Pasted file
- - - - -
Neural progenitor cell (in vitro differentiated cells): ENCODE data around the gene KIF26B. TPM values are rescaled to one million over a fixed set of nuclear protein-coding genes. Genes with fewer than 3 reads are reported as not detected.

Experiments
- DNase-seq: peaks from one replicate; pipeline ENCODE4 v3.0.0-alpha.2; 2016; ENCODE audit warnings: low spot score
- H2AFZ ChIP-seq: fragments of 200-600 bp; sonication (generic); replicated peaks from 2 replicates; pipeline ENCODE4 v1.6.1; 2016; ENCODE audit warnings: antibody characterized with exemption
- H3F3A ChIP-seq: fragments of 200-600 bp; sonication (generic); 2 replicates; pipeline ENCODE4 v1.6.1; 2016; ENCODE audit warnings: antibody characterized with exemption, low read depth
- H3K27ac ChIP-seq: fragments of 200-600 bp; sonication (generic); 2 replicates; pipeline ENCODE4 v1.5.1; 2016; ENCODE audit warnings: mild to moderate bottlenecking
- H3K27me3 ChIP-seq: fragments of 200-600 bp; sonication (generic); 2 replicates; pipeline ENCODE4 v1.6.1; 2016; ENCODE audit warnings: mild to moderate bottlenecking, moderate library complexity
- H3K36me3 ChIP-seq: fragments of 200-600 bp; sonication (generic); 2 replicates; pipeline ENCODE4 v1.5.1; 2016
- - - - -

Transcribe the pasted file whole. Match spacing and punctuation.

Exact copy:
Neural progenitor cell (in vitro differentiated cells): ENCODE data around the gene KIF26B. TPM values are rescaled to one million over a fixed set of nuclear protein-coding genes. Genes with fewer than 3 reads are reported as not detected.

Experiments
- DNase-seq: peaks from one replicate; pipeline ENCODE4 v3.0.0-alpha.2; 2016; ENCODE audit warnings: low spot score
- H2AFZ ChIP-seq: fragments of 200-600 bp; sonication (generic); replicated peaks from 2 replicates; pipeline ENCODE4 v1.6.1; 2016; ENCODE audit warnings: antibody characterized with exemption
- H3F3A ChIP-seq: fragments of 200-600 bp; sonication (generic); 2 replicates; pipeline ENCODE4 v1.6.1; 2016; ENCODE audit warnings: antibody characterized with exemption, low read depth
- H3K27ac ChIP-seq: fragments of 200-600 bp; sonication (generic); 2 replicates; pipeline ENCODE4 v1.5.1; 2016; ENCODE audit warnings: mild to moderate bottlenecking
- H3K27me3 ChIP-seq: fragments of 200-600 bp; sonication (generic); 2 replicates; pipeline ENCODE4 v1.6.1; 2016; ENCODE audit warnings: mild to moderate bottlenecking, moderate library complexity
- H3K36me3 ChIP-seq: fragments of 200-600 bp; sonication (generic); 2 replicates; pipeline ENCODE4 v1.5.1; 2016